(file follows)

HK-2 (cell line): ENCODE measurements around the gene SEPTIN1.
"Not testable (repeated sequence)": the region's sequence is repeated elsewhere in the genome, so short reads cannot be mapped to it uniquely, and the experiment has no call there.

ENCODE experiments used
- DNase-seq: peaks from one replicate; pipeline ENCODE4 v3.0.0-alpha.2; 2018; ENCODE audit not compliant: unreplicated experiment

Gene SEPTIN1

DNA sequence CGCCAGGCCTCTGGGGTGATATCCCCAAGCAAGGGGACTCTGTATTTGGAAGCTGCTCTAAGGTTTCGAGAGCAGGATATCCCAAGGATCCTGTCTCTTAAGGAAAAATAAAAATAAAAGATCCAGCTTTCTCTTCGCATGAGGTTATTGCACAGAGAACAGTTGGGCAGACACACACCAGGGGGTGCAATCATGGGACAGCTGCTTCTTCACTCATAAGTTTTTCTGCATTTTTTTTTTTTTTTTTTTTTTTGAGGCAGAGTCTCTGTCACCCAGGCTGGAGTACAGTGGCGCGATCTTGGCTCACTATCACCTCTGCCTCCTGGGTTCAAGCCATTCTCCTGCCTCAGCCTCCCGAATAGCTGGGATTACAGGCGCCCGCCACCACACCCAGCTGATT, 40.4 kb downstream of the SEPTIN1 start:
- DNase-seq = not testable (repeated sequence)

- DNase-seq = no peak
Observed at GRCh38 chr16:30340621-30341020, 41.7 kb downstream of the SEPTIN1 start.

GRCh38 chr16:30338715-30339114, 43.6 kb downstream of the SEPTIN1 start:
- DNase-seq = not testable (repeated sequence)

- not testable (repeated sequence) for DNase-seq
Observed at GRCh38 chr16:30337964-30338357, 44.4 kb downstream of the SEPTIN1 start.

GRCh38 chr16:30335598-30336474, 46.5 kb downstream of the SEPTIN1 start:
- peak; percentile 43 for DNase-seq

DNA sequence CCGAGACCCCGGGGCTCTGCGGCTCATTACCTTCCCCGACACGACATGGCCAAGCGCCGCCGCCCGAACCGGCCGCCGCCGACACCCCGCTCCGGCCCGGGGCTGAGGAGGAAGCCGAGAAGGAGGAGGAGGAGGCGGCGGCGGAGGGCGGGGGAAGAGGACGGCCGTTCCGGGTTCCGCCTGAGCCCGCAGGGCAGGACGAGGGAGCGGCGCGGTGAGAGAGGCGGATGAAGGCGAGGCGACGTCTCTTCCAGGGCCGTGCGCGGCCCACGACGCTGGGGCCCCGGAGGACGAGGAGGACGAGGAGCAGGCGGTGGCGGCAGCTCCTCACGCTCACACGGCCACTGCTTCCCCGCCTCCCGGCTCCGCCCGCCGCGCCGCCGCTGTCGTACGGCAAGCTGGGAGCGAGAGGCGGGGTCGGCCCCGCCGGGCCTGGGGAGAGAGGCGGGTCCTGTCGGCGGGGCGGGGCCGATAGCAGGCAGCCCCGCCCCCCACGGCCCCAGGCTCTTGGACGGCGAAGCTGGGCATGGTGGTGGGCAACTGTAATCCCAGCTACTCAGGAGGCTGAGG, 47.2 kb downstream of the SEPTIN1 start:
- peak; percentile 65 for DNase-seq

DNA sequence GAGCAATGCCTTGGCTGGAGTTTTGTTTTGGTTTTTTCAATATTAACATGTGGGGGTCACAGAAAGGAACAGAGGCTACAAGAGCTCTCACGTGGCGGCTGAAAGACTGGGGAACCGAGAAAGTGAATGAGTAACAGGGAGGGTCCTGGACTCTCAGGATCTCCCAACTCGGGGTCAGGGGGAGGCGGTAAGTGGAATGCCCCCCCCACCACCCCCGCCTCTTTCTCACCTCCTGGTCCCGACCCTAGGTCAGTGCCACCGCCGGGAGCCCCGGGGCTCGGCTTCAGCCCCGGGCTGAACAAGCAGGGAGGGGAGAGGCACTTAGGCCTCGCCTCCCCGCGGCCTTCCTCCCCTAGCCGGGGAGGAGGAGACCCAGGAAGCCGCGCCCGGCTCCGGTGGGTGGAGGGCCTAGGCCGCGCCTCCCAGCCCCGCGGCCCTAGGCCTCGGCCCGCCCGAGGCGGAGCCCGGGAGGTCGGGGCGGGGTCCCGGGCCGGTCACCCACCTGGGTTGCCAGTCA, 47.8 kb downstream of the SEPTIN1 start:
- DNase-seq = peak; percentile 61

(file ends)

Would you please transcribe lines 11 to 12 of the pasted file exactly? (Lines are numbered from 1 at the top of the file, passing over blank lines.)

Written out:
- DNase-seq = not testable (repeated sequence)

- not testable (repeated sequence) for DNase-seq